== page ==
In choosing a career, it’s important to know your personal interests and talents, the job outlook for occupations matching your interests and talents, the education required, and the earnings you can expect—annually and over a lifetime.
Several recent economic studies shed light on the outlook for national and local jobs, and help answer the question, “How much higher education do I need?”
More job openings for skilled workers
A 2010 study from Georgetown University “Help Wanted: Projections of Jobs and Education Requirements through 2018,” included these two conclusions:
By 2018, the U.S. economy will create 46.8 million job openings and 63 percent of these will require workers with at least some college education.
By 2018, the postsecondary system will have produced 3 million fewer college graduates than demanded by the labor market.
While 65 percent of workers with a high school diploma and no college experience have household incomes placing them in the middle class or above, completion of an associate’s degree raises this proportion to 80 percent. Earning a bachelor’s degree pushes the proportion in the middle class or above to 86 percent.
Middle-skills jobs on the rise
One in every five jobs and nearly half of those that pay $35,000 or more a year are “middle-skills” jobs that require training beyond high school, but less than a bachelor’s degree.
These jobs include nurses, computer support specialists, auto mechanics, dental hygienists, fitness trainers, heating and air conditioning mechanics, hairstylists, paralegals, pre-school teachers, and medical laboratory technicians.
These middle-skill jobs are quite varied. In some you work with your hands, some you work with logic and numbers, and in others you work with people.
Middle-skills jobs and middle-class pay
In The College Payoff, labor market economists at Georgetown University indicate that 28 percent of workers with an associate’s degree earned more than the median earnings of workers with bachelor’s degrees.
That’s worth repeating: Nearly 3 in 10 workers with associate’s degrees earn more than half of the workers with bachelor’s degrees. The high earnings of registered nurses have a lot to do with that, but it’s not just nurses.
The economic benefit of additional education and training over a lifetime can be substantial.
Some postsecondary education, even without earning a degree, adds nearly one-quarter of a million dollars to lifetime earnings.
An associate’s degree is worth over $420,000 in lifetime earnings above what you can expect to earn as a high school graduate.
Add it up and the middle looks like a pretty nice place to be!
Craig Clagett, Laura Lyjak Crawford
FDTC Starts Weekend College Program
At FDTC, you can now earn credits toward an Associate in Arts degree by attending courses offered on Fridays and Saturdays. The courses are taught in a highly effective “blended” or “hybrid” format that includes weekend class meetings that provide interaction with your instructor and other students and online course work that you can fit into your schedule.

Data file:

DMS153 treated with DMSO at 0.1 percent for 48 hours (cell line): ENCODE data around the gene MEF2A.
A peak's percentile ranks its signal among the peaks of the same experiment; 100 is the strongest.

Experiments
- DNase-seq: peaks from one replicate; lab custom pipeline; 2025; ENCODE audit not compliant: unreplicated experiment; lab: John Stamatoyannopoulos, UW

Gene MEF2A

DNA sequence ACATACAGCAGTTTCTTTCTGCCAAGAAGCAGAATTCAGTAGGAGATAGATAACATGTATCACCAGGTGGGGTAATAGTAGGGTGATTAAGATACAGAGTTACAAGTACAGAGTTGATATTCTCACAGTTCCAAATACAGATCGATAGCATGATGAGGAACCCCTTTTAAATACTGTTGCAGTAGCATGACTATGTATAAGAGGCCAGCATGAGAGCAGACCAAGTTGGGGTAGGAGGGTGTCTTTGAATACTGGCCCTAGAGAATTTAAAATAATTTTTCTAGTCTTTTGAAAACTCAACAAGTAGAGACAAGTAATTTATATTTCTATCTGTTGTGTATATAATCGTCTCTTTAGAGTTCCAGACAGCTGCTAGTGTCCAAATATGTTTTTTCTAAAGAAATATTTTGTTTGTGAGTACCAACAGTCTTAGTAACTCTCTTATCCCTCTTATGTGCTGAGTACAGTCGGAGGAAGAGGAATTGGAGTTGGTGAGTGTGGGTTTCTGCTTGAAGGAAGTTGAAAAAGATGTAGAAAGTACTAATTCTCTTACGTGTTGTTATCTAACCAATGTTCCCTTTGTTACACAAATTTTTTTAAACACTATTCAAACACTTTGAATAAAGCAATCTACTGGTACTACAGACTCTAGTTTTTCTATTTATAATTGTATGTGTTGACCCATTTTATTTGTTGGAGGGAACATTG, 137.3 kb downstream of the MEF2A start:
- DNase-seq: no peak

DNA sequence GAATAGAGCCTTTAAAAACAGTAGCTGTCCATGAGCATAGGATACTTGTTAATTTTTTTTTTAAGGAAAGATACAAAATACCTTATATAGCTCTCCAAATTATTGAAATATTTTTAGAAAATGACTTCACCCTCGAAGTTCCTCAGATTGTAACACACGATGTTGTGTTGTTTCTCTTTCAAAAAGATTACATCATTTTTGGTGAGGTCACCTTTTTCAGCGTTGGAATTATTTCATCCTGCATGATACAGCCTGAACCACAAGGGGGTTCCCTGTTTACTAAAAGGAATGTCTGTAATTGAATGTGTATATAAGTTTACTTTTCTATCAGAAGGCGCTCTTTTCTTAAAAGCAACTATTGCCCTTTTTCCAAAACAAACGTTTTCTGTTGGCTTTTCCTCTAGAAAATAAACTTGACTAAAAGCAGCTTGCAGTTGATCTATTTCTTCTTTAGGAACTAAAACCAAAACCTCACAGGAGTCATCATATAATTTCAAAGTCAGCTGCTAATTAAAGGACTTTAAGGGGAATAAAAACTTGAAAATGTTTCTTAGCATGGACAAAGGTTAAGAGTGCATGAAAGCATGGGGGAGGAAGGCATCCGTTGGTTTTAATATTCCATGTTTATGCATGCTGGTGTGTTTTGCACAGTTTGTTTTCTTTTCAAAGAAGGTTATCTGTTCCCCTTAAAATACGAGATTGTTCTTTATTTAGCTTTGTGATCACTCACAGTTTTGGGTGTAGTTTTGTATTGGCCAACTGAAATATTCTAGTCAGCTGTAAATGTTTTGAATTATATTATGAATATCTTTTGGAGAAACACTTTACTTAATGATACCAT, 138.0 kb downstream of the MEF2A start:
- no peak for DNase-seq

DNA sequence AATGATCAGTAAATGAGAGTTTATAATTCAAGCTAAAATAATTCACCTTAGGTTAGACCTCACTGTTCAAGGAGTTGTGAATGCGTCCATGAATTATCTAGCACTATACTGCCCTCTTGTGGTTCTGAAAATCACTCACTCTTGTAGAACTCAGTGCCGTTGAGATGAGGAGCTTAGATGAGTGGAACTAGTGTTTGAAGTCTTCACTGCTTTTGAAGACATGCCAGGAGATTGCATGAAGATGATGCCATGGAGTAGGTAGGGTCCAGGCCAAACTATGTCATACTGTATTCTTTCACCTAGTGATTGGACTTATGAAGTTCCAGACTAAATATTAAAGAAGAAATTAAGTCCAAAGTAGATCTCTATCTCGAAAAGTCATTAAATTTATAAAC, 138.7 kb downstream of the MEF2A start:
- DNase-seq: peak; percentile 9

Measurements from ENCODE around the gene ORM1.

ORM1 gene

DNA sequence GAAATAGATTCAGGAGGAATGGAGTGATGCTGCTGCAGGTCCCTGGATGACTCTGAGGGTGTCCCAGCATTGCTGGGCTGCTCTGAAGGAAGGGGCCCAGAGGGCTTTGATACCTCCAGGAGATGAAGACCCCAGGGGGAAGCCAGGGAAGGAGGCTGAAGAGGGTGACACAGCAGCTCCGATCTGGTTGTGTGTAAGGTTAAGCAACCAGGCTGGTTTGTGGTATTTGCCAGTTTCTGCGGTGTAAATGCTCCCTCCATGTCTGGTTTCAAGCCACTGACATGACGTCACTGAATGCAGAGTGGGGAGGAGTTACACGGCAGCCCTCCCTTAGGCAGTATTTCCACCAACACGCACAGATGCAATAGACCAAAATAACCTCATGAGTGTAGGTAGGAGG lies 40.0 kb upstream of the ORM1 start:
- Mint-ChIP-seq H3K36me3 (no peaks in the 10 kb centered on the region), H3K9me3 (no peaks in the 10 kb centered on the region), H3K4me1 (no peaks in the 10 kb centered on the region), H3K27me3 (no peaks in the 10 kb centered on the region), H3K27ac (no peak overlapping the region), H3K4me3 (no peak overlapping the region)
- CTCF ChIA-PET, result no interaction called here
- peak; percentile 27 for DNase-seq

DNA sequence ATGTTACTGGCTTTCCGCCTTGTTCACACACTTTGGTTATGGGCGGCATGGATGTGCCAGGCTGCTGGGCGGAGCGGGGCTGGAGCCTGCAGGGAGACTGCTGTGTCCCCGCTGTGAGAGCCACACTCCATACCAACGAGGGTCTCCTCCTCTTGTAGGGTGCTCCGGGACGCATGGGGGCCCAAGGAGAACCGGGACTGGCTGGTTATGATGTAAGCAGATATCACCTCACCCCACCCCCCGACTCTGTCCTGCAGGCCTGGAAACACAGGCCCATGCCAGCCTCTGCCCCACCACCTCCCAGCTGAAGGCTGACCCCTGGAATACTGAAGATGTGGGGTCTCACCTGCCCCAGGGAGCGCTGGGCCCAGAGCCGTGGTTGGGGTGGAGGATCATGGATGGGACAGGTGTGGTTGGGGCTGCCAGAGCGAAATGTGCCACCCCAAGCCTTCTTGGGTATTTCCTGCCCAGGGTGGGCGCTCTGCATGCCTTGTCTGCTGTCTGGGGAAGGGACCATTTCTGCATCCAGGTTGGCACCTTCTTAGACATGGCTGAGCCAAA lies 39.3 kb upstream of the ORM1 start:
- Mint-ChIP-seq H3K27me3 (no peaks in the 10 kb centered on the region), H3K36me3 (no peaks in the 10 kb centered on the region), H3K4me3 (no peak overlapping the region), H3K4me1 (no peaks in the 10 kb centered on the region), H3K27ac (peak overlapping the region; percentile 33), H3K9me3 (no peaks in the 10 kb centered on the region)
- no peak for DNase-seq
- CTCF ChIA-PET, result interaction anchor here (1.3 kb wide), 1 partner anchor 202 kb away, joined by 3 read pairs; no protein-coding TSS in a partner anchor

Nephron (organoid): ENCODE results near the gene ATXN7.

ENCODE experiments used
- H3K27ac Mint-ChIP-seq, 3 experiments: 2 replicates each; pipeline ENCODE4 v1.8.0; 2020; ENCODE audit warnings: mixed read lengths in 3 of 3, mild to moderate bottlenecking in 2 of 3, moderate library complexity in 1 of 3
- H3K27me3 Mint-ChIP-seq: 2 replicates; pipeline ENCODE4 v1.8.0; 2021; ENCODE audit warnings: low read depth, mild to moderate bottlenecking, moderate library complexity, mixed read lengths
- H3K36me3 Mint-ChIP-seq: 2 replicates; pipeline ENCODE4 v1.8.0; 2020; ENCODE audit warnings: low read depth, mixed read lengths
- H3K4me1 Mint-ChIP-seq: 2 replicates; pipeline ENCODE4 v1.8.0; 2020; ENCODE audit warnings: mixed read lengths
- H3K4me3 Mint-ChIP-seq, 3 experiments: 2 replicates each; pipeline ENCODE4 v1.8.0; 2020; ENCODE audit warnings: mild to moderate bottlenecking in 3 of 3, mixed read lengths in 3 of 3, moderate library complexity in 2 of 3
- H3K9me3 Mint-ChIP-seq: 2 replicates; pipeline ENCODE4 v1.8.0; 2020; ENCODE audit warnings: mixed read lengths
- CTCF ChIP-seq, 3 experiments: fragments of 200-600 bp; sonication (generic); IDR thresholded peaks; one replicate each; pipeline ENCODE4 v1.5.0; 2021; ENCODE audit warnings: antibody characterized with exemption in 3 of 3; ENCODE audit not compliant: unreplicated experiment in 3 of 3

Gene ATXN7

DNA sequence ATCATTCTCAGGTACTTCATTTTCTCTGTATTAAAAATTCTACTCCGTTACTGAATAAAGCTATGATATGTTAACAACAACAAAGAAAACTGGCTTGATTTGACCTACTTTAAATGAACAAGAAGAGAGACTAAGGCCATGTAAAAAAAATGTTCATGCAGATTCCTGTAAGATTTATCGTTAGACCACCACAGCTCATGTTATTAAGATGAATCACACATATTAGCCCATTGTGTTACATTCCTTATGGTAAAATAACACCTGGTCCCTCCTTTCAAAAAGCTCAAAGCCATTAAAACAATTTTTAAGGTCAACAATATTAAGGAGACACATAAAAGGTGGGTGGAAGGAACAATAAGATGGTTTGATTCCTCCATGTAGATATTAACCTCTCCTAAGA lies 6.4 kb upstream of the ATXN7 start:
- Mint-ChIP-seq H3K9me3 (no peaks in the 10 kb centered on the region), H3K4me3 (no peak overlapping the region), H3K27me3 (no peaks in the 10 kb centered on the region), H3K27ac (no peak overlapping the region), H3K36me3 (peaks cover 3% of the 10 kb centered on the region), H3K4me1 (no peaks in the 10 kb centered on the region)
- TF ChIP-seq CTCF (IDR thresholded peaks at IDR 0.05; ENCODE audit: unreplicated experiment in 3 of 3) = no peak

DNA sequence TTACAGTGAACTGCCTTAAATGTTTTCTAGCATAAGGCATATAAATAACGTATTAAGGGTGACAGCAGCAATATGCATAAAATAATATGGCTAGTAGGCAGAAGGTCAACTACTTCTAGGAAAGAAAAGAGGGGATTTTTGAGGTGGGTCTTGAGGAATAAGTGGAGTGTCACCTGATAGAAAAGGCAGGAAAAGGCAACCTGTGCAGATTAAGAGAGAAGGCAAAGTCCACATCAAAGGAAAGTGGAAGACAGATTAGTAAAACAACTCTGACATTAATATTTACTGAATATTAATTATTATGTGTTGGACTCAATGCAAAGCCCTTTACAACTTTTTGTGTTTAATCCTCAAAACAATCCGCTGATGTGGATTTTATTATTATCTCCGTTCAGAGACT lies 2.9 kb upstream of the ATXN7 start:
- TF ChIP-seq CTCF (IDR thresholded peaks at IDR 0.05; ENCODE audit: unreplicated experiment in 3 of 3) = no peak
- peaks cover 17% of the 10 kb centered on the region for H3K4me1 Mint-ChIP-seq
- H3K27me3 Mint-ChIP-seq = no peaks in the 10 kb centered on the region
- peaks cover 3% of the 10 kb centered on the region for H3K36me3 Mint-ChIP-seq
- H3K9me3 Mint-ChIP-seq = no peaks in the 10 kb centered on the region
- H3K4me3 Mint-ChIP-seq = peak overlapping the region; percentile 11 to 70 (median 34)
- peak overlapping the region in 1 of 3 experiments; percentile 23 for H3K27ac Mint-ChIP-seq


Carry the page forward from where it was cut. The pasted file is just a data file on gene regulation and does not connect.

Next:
Classes are offered on Fridays and Saturdays, with additional instruction online and are completed in 8-week “mini-mesters”. New classes are offered throughout the year. By attending weekend classes, you could complete your Associate in Arts degree in two years or less.
Students in the Associate in Arts degree program take classes in a small classroom environment taught by instructors, not graduate students or teaching assistants. Their first two years of education at a technical college is the same as the first two years at a four-year university, yet costs much less!
The College offers students in the program a variety of learning formats including accelerated, online, web enhanced, and hybrid courses that are transferable or lead to transferable courses to accommodate traditional and non-traditional students. Graduates of the program will have the necessary communication and analytical thinking skills to compete in a professional work environment or compete with university students entering their third year of a Baccalaureate program.
Jo Anne Collins
Quick Q & A
Q. Can I transfer my associate degree earned through the Weekend College to a four-year college or university?
A. Yes. Degrees earned through FDTC’s Weekend College are transfer programs that correspond with freshman and sophomore curriculum at most four-year colleges and universities.
Q. Can I apply for financial aid if I enroll in FDTC’s Weekend College?
A. Yes. Financial Aid is available to students who qualify. Most South Carolina residents qualify for Lottery Tuition Assistance. The College also offers tuition payment plans. For more information, visit www.FDTC.edu
Q. Can I take a combination of evening, online, traditional weekday, and weekend courses while enrolled in FDTC’s Weekend College?
A. Yes. Students can choose evening, online, traditional weekday, and weekend classes to build a course plan that fits their needs.
Q. Can credits I previously earned at FDTC count toward my degree?
A. Yes. In most cases, students can easily apply completed courses to a degree program offered through our Weekend College.
Q. Can I transfer credits earned at a previous institution to FDTC?
A. Yes. Many college-level credits easily transfer to FDTC.